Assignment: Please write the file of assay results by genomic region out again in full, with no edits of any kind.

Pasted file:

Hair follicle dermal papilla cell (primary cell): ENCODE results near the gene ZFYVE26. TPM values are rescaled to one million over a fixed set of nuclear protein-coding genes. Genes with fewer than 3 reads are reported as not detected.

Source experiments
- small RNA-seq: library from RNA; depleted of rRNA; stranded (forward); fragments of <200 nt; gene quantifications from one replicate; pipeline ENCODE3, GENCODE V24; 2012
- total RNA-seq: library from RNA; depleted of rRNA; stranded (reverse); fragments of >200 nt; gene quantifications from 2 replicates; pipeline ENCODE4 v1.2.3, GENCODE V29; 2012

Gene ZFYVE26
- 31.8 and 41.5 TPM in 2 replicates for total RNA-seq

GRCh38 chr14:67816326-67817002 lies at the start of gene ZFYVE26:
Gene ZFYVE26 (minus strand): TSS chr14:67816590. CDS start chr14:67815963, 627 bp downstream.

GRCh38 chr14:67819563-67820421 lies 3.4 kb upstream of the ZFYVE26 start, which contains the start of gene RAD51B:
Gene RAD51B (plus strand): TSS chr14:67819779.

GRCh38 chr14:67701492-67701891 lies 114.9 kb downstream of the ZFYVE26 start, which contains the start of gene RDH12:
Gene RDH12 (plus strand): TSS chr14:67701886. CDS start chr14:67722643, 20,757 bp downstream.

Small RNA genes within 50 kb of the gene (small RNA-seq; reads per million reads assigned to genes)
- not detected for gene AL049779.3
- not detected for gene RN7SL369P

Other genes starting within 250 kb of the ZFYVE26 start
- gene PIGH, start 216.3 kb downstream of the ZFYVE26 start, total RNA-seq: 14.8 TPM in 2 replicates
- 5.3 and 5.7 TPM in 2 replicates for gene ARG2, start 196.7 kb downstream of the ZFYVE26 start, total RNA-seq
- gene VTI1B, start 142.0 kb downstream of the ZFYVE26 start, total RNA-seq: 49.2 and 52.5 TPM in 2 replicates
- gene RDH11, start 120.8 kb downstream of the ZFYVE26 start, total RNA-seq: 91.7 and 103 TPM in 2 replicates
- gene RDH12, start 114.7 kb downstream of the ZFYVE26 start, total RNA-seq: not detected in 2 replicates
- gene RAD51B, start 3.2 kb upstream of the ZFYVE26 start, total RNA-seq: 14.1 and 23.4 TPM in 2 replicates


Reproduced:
Hair follicle dermal papilla cell (primary cell): ENCODE results near the gene ZFYVE26. TPM values are rescaled to one million over a fixed set of nuclear protein-coding genes. Genes with fewer than 3 reads are reported as not detected.

Source experiments
- small RNA-seq: library from RNA; depleted of rRNA; stranded (forward); fragments of <200 nt; gene quantifications from one replicate; pipeline ENCODE3, GENCODE V24; 2012
- total RNA-seq: library from RNA; depleted of rRNA; stranded (reverse); fragments of >200 nt; gene quantifications from 2 replicates; pipeline ENCODE4 v1.2.3, GENCODE V29; 2012

Gene ZFYVE26
- 31.8 and 41.5 TPM in 2 replicates for total RNA-seq

GRCh38 chr14:67816326-67817002 lies at the start of gene ZFYVE26:
Gene ZFYVE26 (minus strand): TSS chr14:67816590. CDS start chr14:67815963, 627 bp downstream.

GRCh38 chr14:67819563-67820421 lies 3.4 kb upstream of the ZFYVE26 start, which contains the start of gene RAD51B:
Gene RAD51B (plus strand): TSS chr14:67819779.

GRCh38 chr14:67701492-67701891 lies 114.9 kb downstream of the ZFYVE26 start, which contains the start of gene RDH12:
Gene RDH12 (plus strand): TSS chr14:67701886. CDS start chr14:67722643, 20,757 bp downstream.

Small RNA genes within 50 kb of the gene (small RNA-seq; reads per million reads assigned to genes)
- not detected for gene AL049779.3
- not detected for gene RN7SL369P

Other genes starting within 250 kb of the ZFYVE26 start
- gene PIGH, start 216.3 kb downstream of the ZFYVE26 start, total RNA-seq: 14.8 TPM in 2 replicates
- 5.3 and 5.7 TPM in 2 replicates for gene ARG2, start 196.7 kb downstream of the ZFYVE26 start, total RNA-seq
- gene VTI1B, start 142.0 kb downstream of the ZFYVE26 start, total RNA-seq: 49.2 and 52.5 TPM in 2 replicates
- gene RDH11, start 120.8 kb downstream of the ZFYVE26 start, total RNA-seq: 91.7 and 103 TPM in 2 replicates
- gene RDH12, start 114.7 kb downstream of the ZFYVE26 start, total RNA-seq: not detected in 2 replicates
- gene RAD51B, start 3.2 kb upstream of the ZFYVE26 start, total RNA-seq: 14.1 and 23.4 TPM in 2 replicates